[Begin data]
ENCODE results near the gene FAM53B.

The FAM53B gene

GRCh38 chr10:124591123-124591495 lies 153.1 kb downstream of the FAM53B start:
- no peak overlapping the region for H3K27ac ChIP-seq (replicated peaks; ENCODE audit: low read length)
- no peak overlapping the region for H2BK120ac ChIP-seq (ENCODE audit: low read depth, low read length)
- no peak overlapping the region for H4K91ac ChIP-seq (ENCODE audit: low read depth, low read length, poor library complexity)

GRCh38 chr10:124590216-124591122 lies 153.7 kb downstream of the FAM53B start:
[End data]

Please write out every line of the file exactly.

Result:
ENCODE results near the gene FAM53B.

The FAM53B gene

GRCh38 chr10:124591123-124591495 lies 153.1 kb downstream of the FAM53B start:
- no peak overlapping the region for H3K27ac ChIP-seq (replicated peaks; ENCODE audit: low read length)
- no peak overlapping the region for H2BK120ac ChIP-seq (ENCODE audit: low read depth, low read length)
- no peak overlapping the region for H4K91ac ChIP-seq (ENCODE audit: low read depth, low read length, poor library complexity)

GRCh38 chr10:124590216-124591122 lies 153.7 kb downstream of the FAM53B start: